Right now, the front is dazzling white as it’s been cleaned, and scaffolding on the side shows that is being currently worked on. Inside it’s cool, as it’s stone, and towering tall, impressive and awe-inspiring. We see the many wooden beams at various angles shoring it up, to prevent any collapse (again), showing us just how fragile it must be. Of note are the astronomical clock (not in motion when we were there) and some very pretty stained glass windows.
Next door, in the former Bishops Palace, is the Regional Museum of Oise. It’s free and open year-round, with limited hours during the winter months. We just breezed through, to get a feel, and to see the architecture and the garden. You enter through a 16th century gateway, linked by an aile (wing) to the Renaissance Palace erected for Bishop Louis-Villiers de L’Isle-Adam (1497-1521) over the foundation of an earlier 12th century structure.
The good art collection spans a long period, from a Gaul warrior of Saint-Maur, through medieval stone and wood sculptures, French art of the 16th century, through 19th and 20th century collections. The museum also hosts special exhibitions, usually on the top floor of the main palace building. Another thing we learned is that this town and area is famous for ceramics, which must be why the train station is decorated with some stunning ceramic “picture plaques”.
On the other side of the cathedral, in a modern building that is built over, and incorporates, some Gallo-Roman ruins, is the Tapestry Museum, also free. We breezed through it too—interesting, but not quite what we expected as most/many of the pieces are modern and pretty abstract. One wall does have some old tapestries, as well as newer ones with political themes from Russia and China.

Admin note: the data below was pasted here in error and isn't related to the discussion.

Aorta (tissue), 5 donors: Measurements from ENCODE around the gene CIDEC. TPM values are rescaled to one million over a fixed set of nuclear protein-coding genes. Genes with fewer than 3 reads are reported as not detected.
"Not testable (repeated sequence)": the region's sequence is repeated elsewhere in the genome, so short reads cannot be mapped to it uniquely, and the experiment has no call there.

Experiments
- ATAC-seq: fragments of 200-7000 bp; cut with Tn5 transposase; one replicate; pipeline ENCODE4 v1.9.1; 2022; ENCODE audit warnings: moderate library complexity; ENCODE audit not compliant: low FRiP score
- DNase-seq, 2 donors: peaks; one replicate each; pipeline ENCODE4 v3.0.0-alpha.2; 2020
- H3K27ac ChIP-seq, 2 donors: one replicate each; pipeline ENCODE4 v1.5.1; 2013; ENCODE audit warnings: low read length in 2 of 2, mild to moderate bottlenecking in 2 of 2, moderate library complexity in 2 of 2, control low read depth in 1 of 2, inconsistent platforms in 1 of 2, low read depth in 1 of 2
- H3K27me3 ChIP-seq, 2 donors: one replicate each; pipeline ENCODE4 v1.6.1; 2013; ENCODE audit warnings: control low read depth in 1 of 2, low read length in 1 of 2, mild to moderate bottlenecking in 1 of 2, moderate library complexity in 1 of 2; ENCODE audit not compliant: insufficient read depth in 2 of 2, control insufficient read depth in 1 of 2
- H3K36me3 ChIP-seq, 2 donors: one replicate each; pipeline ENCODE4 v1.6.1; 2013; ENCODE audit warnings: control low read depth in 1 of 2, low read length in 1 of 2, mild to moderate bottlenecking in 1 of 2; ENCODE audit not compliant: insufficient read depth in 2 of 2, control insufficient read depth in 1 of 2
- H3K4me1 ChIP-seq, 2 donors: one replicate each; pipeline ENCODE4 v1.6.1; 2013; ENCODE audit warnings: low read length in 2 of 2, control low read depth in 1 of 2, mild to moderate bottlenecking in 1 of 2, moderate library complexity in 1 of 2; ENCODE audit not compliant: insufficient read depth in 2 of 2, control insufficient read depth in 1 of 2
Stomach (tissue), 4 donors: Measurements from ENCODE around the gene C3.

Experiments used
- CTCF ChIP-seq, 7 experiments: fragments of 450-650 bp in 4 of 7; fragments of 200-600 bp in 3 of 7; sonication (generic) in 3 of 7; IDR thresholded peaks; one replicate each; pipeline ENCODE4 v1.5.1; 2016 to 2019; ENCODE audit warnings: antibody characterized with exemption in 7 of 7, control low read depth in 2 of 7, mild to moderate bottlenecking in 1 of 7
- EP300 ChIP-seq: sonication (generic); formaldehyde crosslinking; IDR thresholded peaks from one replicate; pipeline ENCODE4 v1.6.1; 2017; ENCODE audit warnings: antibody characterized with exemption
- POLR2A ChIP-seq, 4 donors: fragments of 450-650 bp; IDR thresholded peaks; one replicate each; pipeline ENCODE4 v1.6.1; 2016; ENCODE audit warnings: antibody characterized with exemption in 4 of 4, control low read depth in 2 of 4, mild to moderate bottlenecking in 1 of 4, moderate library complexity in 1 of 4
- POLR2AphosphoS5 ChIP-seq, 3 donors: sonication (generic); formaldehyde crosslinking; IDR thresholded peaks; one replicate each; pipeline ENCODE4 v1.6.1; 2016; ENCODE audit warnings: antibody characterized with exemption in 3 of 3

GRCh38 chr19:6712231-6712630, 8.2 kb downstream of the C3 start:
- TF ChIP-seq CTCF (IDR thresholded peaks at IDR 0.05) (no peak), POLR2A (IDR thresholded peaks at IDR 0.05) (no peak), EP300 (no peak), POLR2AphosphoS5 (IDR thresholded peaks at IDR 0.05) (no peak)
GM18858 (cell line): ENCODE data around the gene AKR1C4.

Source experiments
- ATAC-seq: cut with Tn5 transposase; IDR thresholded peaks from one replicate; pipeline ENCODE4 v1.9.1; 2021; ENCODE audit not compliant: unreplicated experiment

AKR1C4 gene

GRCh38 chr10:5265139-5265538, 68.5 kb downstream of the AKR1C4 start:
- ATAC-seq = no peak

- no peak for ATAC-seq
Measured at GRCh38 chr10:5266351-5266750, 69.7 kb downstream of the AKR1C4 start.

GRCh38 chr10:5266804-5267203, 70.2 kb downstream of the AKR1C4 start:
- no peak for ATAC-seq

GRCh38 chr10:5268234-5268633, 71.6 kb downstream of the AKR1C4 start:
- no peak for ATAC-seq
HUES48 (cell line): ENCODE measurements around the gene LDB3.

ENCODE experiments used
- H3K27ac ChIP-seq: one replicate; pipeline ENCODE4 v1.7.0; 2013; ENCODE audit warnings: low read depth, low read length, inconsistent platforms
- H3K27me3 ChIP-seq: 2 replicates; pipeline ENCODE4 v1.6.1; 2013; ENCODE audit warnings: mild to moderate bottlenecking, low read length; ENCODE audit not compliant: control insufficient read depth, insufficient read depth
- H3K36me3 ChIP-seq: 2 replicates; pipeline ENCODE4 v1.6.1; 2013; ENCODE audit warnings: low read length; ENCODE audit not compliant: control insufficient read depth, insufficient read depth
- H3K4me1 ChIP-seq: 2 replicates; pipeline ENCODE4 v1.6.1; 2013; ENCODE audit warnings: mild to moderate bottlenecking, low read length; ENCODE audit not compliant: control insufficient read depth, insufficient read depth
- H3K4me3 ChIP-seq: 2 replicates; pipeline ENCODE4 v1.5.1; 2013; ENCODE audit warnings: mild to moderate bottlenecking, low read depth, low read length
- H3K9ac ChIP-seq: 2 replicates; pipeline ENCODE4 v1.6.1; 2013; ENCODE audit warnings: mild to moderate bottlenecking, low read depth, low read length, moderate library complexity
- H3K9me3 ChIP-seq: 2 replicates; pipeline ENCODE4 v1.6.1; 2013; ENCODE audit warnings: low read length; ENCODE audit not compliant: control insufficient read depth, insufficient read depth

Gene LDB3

Over the road is a bar/resto/salon du the called Le Zinc Bleu, which seems popular with locals and was about to host a music festival of some sort. We had tea there, with a great view of the cathedral opposite. A fun day trip.
Les Vents d’Anges
This little restaurant is on the corner of a semi-enclosed grassy square next to Eglise St Etienne. In the warm weather, staff set some tables outside. It’s very pleasant with the daisy-studded grass and the huge grey stone structure almost within touch. As we peer up, and a slight breeze ruffles through the trees, it is possible to imagine that maybe some angels are somewhere close by. The restaurant only offers a set midi formule for 17 euros each, (fixed lunch-time menu) written on an ardoise (chalkboard). We took the entrée and plat (appetizer and main dish), which turned out to be terrine a la maison with salad and a plate of charcuterie; followed by lieu noir (a fish) with pasta and haricots verts (green beans), or faux fillet with mashed potatoes and haricots verts. All very nice with really attentive service.
It was doing very well that Saturday, obviously popular with the locals as many family groups came. When we walked past later, the outside tables had been moved and been set up inside a “tent” at the front, as it still gets a little cool at night in March. We would definitely return.